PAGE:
Redux of the Singing Bridge Opening 50 Years Ago

Decorated bikes in the 1975 Bridge Opening parade down Marine Drive, Tea Gardens, with Yaccaba in the background. (Courtesy Anne Marie Barry via HNTGPA)

HISTORY was made 50 years ago when the Singing Bridge opened on Saturday, 6 April, 1974, after more than a decade of public calls to replace the ageing punt-ferry.

The punt-ferry, throughout its many iterations, served Tea Gardens-Hawks Nest as well as it could, from the tiny floating platform pushed along, to the later, purpose-built 16-vehicle punt, however, the growth of both towns simply outstripped it all.

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An article in NOTA, edition May 1973 said, “Whenever the BRIDGE is opened, would it not be fitting to hold a week of festivities!”.

A celebratory sentiment echoed and encouraged by the Great Lakes Shire Council, with Shire President Cr JE Ireland formally inviting all residents to join the opening festivities, and subsequent afternoon tea at the Community Hall, in the March 1974 NOTA.

Council had even offered to provide flags and coloured lights to add to the atmosphere, printing a request for residents to decorate their homes with coloured lights in windows or trees, too.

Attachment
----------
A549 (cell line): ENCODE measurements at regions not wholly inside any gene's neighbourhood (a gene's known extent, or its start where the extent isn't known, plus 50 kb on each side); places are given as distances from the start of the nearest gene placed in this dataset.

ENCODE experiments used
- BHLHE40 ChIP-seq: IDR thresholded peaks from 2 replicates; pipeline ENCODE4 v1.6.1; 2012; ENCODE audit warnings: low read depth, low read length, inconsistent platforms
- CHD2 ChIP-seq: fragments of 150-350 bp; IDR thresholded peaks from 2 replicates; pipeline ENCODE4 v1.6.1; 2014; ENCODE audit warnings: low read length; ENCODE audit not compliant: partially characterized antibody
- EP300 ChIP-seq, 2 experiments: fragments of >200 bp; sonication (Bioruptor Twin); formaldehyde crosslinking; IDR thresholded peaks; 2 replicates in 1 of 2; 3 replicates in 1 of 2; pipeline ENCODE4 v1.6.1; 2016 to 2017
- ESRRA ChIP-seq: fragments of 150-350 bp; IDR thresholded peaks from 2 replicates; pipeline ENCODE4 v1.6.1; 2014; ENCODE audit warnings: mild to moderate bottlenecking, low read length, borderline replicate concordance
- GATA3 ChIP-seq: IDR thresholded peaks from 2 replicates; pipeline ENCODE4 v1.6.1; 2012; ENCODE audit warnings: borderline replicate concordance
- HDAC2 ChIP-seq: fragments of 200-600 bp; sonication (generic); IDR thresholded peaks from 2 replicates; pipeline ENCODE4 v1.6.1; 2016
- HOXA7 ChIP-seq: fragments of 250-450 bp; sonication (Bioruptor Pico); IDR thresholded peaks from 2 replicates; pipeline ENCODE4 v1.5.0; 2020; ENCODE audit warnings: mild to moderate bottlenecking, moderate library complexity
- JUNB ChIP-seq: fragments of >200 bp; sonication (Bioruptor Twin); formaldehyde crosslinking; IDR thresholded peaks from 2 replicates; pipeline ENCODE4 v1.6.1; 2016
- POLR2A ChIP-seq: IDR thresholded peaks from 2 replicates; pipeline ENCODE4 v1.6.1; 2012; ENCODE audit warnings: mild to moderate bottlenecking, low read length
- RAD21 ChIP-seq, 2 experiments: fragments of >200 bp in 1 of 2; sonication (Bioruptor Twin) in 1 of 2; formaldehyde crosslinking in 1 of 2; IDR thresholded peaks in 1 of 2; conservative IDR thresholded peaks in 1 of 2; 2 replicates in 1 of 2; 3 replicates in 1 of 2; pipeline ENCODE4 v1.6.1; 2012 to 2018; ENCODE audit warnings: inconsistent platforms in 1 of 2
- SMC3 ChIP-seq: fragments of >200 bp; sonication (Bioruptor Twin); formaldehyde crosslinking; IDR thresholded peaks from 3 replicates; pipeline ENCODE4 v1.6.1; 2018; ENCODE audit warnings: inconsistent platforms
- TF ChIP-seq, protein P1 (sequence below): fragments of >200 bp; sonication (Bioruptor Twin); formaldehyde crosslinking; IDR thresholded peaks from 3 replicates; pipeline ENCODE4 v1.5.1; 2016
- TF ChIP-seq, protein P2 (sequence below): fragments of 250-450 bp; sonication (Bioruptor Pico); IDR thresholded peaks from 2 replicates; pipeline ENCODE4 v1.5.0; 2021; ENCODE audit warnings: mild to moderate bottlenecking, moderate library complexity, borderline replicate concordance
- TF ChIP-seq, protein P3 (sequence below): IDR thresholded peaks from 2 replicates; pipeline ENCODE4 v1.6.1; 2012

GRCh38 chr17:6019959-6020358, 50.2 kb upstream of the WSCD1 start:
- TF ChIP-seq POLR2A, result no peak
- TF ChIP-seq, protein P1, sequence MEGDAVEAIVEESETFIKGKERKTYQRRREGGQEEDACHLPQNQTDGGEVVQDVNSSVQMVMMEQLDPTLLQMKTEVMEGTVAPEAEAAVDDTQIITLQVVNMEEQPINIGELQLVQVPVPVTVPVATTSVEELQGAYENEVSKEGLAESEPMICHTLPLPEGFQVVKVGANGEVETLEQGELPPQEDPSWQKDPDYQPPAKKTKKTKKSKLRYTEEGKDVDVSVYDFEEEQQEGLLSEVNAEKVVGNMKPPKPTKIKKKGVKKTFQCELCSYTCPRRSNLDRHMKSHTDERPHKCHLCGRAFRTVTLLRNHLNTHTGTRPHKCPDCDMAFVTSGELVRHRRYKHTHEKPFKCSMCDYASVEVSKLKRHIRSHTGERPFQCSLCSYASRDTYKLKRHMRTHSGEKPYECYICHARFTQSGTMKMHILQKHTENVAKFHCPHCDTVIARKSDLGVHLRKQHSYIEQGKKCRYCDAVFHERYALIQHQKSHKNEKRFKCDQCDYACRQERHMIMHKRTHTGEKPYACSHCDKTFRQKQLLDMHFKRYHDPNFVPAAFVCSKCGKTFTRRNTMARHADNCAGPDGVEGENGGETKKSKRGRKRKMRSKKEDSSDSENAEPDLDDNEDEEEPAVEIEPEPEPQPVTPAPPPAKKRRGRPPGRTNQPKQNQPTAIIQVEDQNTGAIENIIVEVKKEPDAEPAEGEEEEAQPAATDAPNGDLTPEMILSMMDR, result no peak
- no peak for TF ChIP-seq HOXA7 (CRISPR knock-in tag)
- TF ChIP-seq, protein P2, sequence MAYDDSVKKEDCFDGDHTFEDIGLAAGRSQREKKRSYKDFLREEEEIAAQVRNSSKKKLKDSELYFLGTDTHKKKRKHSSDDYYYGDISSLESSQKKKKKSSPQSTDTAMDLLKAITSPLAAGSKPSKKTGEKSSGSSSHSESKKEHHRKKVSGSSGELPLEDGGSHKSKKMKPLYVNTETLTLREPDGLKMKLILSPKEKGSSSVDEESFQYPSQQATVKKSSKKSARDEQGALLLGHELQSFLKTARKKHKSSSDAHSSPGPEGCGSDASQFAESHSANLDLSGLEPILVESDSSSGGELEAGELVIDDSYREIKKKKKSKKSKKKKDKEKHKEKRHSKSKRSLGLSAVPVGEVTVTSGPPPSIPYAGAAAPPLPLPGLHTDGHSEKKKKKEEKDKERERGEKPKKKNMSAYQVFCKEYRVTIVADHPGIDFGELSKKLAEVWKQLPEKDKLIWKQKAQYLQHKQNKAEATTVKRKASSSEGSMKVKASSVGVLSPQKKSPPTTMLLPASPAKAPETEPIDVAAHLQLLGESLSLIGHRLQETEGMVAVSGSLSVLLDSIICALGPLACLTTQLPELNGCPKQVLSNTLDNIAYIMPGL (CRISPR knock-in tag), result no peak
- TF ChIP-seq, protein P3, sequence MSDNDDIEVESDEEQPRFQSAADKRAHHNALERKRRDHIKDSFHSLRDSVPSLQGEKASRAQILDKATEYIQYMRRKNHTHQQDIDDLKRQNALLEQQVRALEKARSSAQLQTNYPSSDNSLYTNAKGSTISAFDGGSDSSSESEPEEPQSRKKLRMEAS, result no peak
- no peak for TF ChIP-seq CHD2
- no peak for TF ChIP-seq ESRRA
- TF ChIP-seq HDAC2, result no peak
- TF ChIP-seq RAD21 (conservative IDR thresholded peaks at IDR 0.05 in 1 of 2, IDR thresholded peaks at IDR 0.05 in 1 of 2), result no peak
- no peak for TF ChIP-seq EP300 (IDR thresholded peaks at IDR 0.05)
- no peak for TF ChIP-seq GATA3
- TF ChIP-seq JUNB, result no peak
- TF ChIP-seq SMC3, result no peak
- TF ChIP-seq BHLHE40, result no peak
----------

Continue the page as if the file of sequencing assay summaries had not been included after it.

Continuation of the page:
Marine Drive, Tea Gardens, was closed between Ogden and Maxwell Streets from 12noon to 12midnight on Saturday, April 6, 1974, for a street carnival to celebrate the opening of the Bridge.

On the day, Mr Leon Punch, Minister for Public Works, whom Council had selected to perform the opening, said, “The new $1million bridge is the most significant single work of development ever undertaken in the area.”

“Towering over the Myall River, it stands as a symbol of the new era in road communications, as well as exercising a dominating influence on the local landscape; one of the immediate benefits of the construction will be its convenience to the two communities.”

“For people who lived here in 1974, it was such an amazing relief to have an easy means to cross the river – on the Hawks Nest side, cars backed up to the Community Hall waiting for the punt,” Bill Lyon, who worked at Mineral Deposits locally when the Bridge was built, recently told NOTA about the long waits caused by the punt’s limited capacity.

The 1974 Opening was accompanied by 30 decorated floats constructed locally, festooned bicycles, horseback riders and a Scottish Band, which crossed the Bridge, while an impressive Sail Past of dressed boats swept underneath.

Months of consternation over the official name of the Bridge resulted in the rather mundane ‘Tea Gardens-Hawks Nest Bridge’, as written on the plaque still in place today, but the propensity of the bridge’s railings’ to emit with a singular tone, during the right wind, eventually earnt our bridge, a much more poetic moniker, to accompany with its slimline design and perfunctorily simplistic shape: the ‘Singing Bridge’.

By Thomas O’KEEFE

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